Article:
Police are investigating the death of a man who was suffering from heart problems just hours after he was turned away from a hospital, his wife said.
Spendi Rusitovski, 46, died in the back of an ambulance after he crashed his vehicle into a ditch. But, the medical examiner said it wasn’t the crash that killed him.
Some are wondering if his death could have been avoided.
A week before Christmas, Rusitovski and his wife went to Ascension SE Wisconsin’s hospital in Franklin because he was experiencing chest pains, the Journal Sentinel reported.
There was reason to be worried. In July, the auto repair shop owner had surgery to insert stents, which are typically used to help open arteries and reduce the chance of a heart attack.
During the Dec. 17 visit to the Franklin hospital, a sonogram test revealed “an issue” with Rusitovski’s chest pains, and his primary doctor wanted to admit him to the hospital “due to the serious nature of the sonogram results,” according to police and medical examiner reports.
But there was a problem as no beds were available. So Rusitovski was sent home. He was told that the hospital would call him when a bed was available, the report said.
But that call would come too late.
After the hospital visit, just blocks from his Oak Creek home, Rusitovski’s vehicle went off the road, crashing into a telephone pole and coming to rest in the ditch. He was a quarter-mile from his home.
“I noticed the lights were coming more towards me, and I swerved, and I saw him go down in the ditch and hit the pole,” Ashley Spitza who saw the crash said.
When the police arrived, Rusitovski was still alive. As he sat trapped in his SUV, Rusitovski told the police officers on the scene he was feeling chest pains and needed to get to an emergency room, reports said. By the time he was freed from the SUV and moved to a gurney, Rusitovski had lost consciousness. Life support was unsuccessful. He was declared dead in the back of the ambulance.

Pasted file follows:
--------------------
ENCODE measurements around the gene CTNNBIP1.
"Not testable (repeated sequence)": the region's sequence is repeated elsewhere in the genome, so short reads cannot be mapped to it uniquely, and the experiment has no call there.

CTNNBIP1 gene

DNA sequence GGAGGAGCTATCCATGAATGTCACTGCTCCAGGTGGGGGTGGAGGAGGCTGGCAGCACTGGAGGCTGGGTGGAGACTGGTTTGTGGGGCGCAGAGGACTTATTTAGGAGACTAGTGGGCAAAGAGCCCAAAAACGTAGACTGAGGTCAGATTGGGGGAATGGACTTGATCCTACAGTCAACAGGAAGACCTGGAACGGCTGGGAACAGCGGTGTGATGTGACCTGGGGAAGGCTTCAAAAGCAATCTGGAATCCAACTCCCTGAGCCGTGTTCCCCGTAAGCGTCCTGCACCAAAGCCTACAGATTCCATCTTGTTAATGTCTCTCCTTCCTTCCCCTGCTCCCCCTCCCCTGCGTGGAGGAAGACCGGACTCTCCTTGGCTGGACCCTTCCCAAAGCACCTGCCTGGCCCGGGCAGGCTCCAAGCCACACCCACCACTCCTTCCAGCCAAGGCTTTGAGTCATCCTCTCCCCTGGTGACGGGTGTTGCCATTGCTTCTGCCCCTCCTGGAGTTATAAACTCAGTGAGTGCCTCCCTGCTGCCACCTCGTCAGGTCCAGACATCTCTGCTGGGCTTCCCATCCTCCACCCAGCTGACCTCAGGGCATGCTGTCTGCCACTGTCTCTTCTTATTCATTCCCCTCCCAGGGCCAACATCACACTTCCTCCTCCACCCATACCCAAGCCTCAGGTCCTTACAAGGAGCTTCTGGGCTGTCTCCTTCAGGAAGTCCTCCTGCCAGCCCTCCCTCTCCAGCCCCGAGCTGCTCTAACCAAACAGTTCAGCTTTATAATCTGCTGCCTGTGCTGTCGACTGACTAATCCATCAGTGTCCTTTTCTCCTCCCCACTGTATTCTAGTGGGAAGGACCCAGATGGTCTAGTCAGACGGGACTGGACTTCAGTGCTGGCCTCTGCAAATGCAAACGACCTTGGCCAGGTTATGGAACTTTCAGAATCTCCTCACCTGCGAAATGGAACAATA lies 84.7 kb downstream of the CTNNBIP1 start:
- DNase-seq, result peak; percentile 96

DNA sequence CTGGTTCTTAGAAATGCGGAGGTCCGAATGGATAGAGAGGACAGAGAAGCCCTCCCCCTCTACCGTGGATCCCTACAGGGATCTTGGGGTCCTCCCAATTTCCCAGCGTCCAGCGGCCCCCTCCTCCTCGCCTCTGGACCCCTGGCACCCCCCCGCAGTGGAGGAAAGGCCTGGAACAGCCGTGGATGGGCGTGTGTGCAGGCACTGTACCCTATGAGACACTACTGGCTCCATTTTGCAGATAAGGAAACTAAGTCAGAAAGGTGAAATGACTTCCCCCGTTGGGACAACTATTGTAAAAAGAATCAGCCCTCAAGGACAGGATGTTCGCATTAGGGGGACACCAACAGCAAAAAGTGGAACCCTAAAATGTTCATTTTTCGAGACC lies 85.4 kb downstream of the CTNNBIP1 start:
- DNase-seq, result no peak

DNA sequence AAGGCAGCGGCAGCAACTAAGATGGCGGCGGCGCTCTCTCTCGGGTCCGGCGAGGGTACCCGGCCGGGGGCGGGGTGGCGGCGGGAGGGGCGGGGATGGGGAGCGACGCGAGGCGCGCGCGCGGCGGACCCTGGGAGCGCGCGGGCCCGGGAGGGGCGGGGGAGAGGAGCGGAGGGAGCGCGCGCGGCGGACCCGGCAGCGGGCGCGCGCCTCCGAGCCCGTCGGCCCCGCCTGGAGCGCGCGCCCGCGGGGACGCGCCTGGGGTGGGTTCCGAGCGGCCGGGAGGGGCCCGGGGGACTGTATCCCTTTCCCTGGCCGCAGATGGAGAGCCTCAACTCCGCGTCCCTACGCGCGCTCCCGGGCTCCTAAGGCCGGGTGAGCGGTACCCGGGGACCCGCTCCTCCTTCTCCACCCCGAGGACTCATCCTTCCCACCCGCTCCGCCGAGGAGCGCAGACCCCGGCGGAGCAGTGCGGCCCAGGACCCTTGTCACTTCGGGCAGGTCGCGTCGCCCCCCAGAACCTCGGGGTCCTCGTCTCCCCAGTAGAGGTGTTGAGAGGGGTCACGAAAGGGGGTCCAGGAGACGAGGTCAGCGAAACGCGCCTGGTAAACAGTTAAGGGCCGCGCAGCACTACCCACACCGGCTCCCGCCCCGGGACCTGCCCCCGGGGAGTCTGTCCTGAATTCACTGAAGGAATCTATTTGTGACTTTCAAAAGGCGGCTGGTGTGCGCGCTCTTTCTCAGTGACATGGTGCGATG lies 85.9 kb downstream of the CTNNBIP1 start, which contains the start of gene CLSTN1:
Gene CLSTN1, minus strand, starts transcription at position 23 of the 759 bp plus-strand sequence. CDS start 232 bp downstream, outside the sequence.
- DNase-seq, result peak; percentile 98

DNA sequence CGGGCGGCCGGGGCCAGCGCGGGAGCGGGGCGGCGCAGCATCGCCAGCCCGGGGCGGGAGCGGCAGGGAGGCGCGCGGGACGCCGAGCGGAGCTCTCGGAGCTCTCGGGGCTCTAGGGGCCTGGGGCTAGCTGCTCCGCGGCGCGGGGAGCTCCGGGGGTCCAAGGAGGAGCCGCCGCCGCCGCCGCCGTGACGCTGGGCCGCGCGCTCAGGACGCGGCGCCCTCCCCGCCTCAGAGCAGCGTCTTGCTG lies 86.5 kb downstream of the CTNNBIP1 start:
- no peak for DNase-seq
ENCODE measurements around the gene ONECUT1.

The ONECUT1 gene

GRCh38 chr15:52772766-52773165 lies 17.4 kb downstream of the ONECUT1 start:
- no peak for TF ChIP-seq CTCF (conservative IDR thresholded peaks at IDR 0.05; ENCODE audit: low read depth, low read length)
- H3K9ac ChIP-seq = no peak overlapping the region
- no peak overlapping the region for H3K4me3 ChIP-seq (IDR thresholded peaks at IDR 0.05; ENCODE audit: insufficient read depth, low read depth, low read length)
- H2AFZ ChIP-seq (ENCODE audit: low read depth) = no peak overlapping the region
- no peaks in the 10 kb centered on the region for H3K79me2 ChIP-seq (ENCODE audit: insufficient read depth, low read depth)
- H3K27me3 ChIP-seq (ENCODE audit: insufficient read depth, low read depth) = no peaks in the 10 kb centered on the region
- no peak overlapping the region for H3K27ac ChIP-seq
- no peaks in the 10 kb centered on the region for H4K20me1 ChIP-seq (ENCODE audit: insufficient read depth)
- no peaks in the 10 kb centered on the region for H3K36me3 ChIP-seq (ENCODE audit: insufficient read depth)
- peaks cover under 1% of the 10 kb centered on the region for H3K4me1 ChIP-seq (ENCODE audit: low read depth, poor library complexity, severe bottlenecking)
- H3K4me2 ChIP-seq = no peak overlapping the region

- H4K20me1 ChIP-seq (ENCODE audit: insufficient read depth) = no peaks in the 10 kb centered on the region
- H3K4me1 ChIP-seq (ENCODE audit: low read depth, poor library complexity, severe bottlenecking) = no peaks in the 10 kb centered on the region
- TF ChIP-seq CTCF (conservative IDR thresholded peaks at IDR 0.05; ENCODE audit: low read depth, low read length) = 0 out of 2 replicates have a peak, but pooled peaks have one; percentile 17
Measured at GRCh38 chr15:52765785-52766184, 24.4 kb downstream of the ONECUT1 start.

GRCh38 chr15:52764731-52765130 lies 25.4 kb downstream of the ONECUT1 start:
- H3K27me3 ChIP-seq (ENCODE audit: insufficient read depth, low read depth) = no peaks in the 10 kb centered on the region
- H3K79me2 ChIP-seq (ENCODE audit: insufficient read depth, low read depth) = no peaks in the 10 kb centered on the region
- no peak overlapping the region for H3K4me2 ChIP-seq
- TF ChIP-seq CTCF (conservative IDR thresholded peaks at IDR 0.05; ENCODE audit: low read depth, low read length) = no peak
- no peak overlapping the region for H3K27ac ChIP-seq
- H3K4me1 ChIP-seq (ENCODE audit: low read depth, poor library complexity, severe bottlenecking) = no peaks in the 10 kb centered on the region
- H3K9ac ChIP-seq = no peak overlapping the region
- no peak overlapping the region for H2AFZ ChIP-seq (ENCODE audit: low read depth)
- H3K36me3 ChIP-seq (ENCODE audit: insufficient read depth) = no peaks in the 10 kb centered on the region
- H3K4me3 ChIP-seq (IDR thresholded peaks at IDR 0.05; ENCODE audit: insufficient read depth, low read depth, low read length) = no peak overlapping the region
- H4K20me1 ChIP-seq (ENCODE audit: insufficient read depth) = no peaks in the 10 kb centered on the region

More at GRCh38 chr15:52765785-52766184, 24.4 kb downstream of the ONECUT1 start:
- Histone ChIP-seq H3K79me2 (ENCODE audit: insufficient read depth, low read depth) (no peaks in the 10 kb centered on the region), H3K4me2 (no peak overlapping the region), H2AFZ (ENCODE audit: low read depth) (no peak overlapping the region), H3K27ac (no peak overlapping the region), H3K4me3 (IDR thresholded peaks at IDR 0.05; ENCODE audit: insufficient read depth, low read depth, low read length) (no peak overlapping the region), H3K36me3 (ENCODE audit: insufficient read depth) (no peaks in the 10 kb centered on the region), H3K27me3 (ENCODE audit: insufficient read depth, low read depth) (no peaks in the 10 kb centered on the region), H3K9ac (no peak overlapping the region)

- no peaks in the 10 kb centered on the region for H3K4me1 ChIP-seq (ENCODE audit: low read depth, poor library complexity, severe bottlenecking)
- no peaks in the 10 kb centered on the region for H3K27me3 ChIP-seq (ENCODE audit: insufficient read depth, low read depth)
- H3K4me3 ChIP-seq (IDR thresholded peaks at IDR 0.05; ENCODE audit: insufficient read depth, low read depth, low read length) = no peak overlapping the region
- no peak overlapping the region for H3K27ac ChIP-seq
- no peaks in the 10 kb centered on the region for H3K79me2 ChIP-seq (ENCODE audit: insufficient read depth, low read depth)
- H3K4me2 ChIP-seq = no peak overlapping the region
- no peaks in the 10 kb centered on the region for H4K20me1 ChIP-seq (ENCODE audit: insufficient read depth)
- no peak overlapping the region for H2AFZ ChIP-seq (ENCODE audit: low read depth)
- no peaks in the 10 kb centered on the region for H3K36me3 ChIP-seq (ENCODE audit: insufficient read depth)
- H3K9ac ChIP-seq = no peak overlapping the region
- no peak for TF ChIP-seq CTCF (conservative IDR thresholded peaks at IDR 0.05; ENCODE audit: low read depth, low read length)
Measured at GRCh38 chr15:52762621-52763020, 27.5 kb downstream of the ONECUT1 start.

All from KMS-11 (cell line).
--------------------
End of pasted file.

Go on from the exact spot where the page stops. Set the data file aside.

Rusitovski’s cause of death was “coronary artery disease,” the medical examiner ruled.
He arrived complaining of chest pains and was told he should go home and wait to hear from the hospital about a bed opening up.
After the incident, Rusitovski’s wife, Edina, retained an attorney to look into the cause of her husband’s death.
That investigation continues, her attorney, Benjamin Wagner of Habush Habush & Rottier, said on Jan. 4.
“We are further investigating the facts and circumstances preceding and surrounding the unfortunate and tragic demise of Mr. Rusitovski,” Wagner said.
When WISN 12 News asked an Ascension spokeswoman to verify that Rusitovski had been turned away from the hospital, her only reply was: “Out of respect for each individual’s right to privacy and to comply with applicable state and federal laws, Ascension Wisconsin is unable to comment.”
The Ascension facility in Franklin has the capacity to hold 52 beds. However, it currently only has 44 beds available, according to the Wisconsin Department of Health Services.
According to the company’s website, the Franklin facility has an emergency department capable of providing “early intervention for heart attacks and chest pain.”
Rusitovski’s case raises multiple questions under federal regulation. Under the law, patients cannot be turned away or transferred from a hospital until they are stabilized. Called the Emergency Medical Treatment and Labor Act, or EMTALA, the law was passed in 1986 to prevent “patient dumping,” the practice of hospitals turning away patients because of poor insurance or inability to pay.
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